It is earnings season and bio-catalyst developer Codexis (CDXS: Nasdaq) is expected to report fourth quarter and year-end 2017 financial results in the coming weeks. The three analysts who regularly publish estimates for the company expect a nickel profit in the quarter on $23 million in total sales of the company’s custom protein catalysts. Codexis is still perfecting its proprietary platform technology called CodeEvolver, but has already delivered an array of unique enzymes that help drive critical biological processes for its customers.
Codexis does not have a good track record in terms of meeting the consensus estimate. The company has only cleared the hurdle once in the last four quarters. Despite the string of reporting disappointments, publishing analysts has held firm in their estimates.
Multiple use cases are part of the appeal for Codexis. This is an advantage that smooths over near-term earnings shortfalls – at least in the hearts and minds of investors. The company serves customers in the pharmaceutical, biotherapeutics, food, and beverage industries. It protein catalysts create efficiencies in manufacturing processes and enhance end-product effectiveness.
For example, once a pharmaceutical company develops an effective compound, it must figure out how to manufacture it cost effectively at large scale. The protein engineering knowledge of Codexis helps optimize the enzymes needed in the pharmaceutical company’s active ingredients. The company played a role in the commercialization of Januvia, a popular drug for treatment of Type 2 diabetes made by Merck. The company claims that the high-performance enzyme catalyst that was created by Codexis for Merck to increase the production efficiency.
Codexis does not always wait for a customer to come forward. In 2014, the company announced the completion of development work on a novel enzyme for potential treatment of phenylketonurai. Called PKU for short, this disease is an inherited metabolic disorder in which the enzyme that converts the essential amino acid phenylalanine into tyrosine is deficient. When this happens, phenylalanine accumulates in the brain causing neurological issues such as seizures and behavioral problems. Codexis has been able to prove its enzyme in animal studies. With proof of concept behind it, the company is now seeking partners for a commercial product.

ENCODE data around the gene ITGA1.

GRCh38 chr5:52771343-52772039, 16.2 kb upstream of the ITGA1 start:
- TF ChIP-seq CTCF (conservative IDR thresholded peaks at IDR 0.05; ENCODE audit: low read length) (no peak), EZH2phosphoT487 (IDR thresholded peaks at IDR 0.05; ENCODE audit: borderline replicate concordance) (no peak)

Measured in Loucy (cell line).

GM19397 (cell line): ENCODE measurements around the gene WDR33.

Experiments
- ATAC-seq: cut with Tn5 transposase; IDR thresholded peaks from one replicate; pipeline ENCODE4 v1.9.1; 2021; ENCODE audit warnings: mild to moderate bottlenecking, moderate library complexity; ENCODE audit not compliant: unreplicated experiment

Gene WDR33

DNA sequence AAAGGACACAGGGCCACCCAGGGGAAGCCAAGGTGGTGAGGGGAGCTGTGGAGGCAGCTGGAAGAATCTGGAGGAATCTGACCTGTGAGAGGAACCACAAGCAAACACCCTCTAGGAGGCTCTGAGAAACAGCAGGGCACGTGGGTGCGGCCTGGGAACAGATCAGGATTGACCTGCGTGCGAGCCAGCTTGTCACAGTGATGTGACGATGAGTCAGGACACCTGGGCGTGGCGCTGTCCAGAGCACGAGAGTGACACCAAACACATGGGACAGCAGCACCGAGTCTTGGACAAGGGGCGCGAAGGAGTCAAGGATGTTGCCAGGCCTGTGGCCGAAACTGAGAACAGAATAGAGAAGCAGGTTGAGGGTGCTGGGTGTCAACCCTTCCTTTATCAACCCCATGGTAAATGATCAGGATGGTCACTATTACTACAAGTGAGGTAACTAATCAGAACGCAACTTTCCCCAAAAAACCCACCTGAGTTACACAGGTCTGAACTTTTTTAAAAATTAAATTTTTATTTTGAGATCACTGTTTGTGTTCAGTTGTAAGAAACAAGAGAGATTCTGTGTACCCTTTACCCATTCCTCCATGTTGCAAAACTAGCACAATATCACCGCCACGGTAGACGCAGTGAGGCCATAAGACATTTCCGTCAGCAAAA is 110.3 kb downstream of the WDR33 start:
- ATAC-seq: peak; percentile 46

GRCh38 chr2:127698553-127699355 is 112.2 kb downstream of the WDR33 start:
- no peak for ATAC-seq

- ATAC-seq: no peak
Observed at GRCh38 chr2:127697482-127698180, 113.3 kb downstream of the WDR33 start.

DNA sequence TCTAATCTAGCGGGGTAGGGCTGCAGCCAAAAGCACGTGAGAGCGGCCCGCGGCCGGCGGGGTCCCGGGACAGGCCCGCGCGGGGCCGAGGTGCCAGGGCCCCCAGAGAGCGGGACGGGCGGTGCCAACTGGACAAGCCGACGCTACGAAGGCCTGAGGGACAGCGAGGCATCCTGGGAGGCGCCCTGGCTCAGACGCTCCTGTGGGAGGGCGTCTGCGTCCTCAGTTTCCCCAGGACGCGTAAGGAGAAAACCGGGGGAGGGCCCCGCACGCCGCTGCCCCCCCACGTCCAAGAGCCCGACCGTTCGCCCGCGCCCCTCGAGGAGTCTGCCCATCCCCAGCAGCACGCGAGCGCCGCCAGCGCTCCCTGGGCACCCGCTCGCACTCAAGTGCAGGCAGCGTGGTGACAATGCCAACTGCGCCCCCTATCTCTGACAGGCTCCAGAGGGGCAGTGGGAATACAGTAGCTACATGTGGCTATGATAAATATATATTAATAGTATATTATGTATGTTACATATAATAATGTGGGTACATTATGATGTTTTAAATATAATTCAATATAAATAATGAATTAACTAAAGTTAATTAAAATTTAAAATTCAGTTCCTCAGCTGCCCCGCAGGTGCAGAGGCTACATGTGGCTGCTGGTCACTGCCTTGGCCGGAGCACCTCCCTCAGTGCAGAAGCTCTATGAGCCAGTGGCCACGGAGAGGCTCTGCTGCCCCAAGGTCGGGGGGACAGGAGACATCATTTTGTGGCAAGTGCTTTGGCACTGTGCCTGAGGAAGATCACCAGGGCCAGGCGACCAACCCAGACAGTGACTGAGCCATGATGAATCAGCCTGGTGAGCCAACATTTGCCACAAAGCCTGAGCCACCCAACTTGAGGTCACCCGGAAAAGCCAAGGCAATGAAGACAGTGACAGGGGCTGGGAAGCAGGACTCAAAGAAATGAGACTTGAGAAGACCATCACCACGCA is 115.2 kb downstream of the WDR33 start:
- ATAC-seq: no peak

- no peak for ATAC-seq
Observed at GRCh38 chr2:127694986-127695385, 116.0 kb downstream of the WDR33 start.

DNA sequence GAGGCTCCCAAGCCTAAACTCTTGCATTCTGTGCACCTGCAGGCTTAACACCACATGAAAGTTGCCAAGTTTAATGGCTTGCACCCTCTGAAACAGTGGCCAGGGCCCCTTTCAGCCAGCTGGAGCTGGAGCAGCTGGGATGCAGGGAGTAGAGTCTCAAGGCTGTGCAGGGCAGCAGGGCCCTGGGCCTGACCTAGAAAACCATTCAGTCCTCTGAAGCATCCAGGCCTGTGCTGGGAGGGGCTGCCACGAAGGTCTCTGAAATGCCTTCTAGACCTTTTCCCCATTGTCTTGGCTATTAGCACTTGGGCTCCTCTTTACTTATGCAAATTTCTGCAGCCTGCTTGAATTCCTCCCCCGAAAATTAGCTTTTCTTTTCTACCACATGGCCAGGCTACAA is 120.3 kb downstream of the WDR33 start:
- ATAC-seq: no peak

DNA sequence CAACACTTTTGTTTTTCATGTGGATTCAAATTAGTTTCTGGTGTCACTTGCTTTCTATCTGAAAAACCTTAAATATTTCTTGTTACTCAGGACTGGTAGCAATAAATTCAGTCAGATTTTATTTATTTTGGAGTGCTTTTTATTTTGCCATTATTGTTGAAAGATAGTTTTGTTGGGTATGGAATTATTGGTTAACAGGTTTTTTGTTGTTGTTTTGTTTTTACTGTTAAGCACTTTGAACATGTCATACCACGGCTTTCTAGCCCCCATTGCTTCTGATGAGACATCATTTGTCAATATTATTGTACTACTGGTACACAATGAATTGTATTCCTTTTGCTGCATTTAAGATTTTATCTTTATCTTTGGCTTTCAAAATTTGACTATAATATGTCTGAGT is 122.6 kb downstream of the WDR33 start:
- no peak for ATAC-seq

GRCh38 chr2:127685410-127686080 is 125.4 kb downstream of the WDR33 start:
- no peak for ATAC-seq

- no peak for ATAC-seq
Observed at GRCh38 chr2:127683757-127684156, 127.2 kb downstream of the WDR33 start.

Codexis has already found a partner in the food and beverage industries. One of the United Kingdom’s largest ingredients suppliers, Tate & Lyle, sought out Codexis for help with its manufacturing process. The two have formed a partnership based on Codexis’ CodeEvolver platform. The platform has helped improve the Tate & Lyle manufacturing process by designing highly engineered enzymes.
Codexis is expected to announce year-end results in the first week in March. In the conference call that follows expect management to make comments on a mix of topics. The partnership with Nestle Health Sciences that was inked earlier in 2017 will probably again be a focus of questions from analysts. When the company reported financial results for the quarter ending September 2017, management had predicted that the Nestle relationship would contribute significantly to fourth quarter results. Guidance for the fourth quarter 2017 was sales in a range of $50 million to $53 million. That seems to have fallen on deaf ears among the analysts who cover the company, as they kept their predictions at significantly lower figures. The countdown to Codexis management’s day of reckoning draws near.
Debra Fiakas is the Managing Director of Crystal Equity Research, an alternative research resource on small capitalization companies in selected industries. Neither the author of the Small Cap Strategist web log, Crystal Equity Research nor its affiliates have a beneficial interest in the companies mentioned herein.